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Prices correct as of 17 April 2015
Not even the 'putrid throat' could stop the Ross Poldark swoon-fest'

Not even the 'putrid throat' could stop the Ross Poldark swoon-fest'

How a costume drama became a Sunday night staple
Miliband promises no stamp duty for first-time buyers as he pushes Tories on housing

Miliband promises no stamp duty for first-time buyers

Labour leader pushes Tories on housing
Aviation history is littered with grand failures - from the the Bristol Brabazon to Concorde - but what went wrong with the SuperJumbo?

Aviation history is littered with grand failures

But what went wrong with the SuperJumbo?
Fear of Putin, Islamists and immigration is giving rise to a new generation of Soviet-style 'iron curtains' right across Europe

Fortress Europe?

Fear of Putin, Islamists and immigration is giving rise to a new generation of 'iron curtains'
Never mind what you're wearing, it's what you're reclining on

Never mind what you're wearing

It's what you're reclining on that matters
General Election 2015: Chuka Umunna on the benefits of immigration, humility – and his leader Ed Miliband

Chuka Umunna: A virus of racism runs through Ukip

The shadow business secretary on the benefits of immigration, humility – and his leader Ed Miliband
Yemen crisis: This exotic war will soon become Europe's problem

Yemen's exotic war will soon affect Europe

Terrorism and boatloads of desperate migrants will be the outcome of the Saudi air campaign, says Patrick Cockburn
Marginal Streets project aims to document voters in the run-up to the General Election

Marginal Streets project documents voters

Independent photographers Joseph Fox and Orlando Gili are uploading two portraits of constituents to their website for each day of the campaign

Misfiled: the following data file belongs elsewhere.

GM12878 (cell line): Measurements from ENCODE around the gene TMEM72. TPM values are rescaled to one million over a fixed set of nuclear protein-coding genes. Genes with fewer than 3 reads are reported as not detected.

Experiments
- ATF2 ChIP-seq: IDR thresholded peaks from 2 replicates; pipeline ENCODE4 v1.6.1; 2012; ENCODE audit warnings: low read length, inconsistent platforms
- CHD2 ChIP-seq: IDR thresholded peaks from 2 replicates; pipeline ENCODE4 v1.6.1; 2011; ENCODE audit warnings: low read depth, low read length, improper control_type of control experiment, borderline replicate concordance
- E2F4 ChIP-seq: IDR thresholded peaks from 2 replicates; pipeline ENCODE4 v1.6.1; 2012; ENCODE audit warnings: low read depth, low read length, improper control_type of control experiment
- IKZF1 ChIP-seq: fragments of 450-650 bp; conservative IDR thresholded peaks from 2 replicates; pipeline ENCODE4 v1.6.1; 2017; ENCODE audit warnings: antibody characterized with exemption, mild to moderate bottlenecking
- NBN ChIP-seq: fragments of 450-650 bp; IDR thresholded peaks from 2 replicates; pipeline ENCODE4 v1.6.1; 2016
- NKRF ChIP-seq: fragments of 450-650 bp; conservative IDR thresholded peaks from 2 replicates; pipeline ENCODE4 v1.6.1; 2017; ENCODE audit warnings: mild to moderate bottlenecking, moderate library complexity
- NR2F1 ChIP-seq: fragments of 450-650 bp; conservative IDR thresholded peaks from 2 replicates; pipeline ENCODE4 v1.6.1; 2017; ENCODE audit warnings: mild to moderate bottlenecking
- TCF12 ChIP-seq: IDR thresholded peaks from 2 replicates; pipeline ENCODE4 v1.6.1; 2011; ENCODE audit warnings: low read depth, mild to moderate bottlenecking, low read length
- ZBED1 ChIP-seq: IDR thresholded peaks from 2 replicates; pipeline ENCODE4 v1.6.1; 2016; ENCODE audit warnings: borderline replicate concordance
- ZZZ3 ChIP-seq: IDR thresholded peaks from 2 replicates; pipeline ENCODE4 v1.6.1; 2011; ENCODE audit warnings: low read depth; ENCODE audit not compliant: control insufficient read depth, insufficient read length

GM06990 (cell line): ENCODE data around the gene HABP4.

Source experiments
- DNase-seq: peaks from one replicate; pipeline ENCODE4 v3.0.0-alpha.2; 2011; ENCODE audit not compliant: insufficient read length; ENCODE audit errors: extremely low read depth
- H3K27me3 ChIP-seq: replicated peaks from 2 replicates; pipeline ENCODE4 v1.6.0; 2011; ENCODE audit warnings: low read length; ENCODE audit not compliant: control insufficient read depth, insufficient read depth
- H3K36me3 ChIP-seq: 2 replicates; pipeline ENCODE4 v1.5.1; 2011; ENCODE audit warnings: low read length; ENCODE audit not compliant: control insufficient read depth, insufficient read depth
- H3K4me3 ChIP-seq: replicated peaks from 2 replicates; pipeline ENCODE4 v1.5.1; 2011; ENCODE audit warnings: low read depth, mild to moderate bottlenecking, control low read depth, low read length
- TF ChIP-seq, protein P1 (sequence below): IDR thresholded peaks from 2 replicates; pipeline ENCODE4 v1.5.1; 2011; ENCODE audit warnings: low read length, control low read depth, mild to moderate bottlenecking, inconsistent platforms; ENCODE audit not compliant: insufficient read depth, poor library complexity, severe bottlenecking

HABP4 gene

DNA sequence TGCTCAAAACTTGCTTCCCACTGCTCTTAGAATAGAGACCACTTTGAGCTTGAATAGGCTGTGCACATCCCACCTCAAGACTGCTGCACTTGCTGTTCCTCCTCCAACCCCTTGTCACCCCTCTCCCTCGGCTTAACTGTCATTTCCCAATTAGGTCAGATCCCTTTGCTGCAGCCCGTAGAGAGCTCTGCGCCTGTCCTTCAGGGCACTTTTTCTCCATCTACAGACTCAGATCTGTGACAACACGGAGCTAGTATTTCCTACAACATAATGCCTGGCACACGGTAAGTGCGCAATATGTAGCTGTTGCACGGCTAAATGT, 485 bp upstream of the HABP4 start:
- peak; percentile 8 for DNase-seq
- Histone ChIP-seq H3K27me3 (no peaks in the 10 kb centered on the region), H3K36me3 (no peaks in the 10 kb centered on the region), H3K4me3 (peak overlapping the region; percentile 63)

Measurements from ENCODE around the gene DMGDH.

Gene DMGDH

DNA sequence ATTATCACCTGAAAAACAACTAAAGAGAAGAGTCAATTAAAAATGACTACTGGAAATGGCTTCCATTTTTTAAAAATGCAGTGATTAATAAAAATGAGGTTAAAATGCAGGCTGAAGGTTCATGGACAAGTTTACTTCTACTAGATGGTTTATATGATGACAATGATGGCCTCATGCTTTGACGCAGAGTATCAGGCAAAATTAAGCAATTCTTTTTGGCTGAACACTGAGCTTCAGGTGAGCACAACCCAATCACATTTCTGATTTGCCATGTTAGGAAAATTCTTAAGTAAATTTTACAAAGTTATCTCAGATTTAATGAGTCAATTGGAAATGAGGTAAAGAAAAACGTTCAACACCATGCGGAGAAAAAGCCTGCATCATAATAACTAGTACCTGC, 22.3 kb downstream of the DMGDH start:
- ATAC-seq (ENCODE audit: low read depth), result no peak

Game of Thrones: Visit the real-life kingdom of Westeros to see where violent history ends and telly tourism begins

The real-life kingdom of Westeros

Is there something a little uncomfortable about Game of Thrones shooting in Northern Ireland?
How to survive a social-media mauling, by the tough women of Twitter

How to survive a Twitter mauling

Mary Beard, Caroline Criado-Perez, Louise Mensch, Bunny La Roche and Courtney Barrasford reveal how to trounce the trolls
Gallipoli centenary: At dawn, the young remember the young who perished in one of the First World War's bloodiest battles

At dawn, the young remember the young

A century ago, soldiers of the Empire – many no more than boys – spilt on to Gallipoli’s beaches. On this 100th Anzac Day, there are personal, poetic tributes to their sacrifice
Dissent is slowly building against the billions spent on presidential campaigns – even among politicians themselves

Follow the money as never before

Dissent is slowly building against the billions spent on presidential campaigns – even among politicians themselves, reports Rupert Cornwell
Samuel West interview: The actor and director on austerity, unionisation, and not mentioning his famous parents

Samuel West interview

The actor and director on austerity, unionisation, and not mentioning his famous parents
General Election 2015: Imagine if the leading political parties were fashion labels

Imagine if the leading political parties were fashion labels

Fashion editor, Alexander Fury, on what the leaders' appearances tell us about them
Phumzile Mlambo-Ngcuka: Home can be the unsafest place for women

Phumzile Mlambo-Ngcuka: Home can be the unsafest place for women

The architect of the HeForShe movement and head of UN Women on the world's failure to combat domestic violence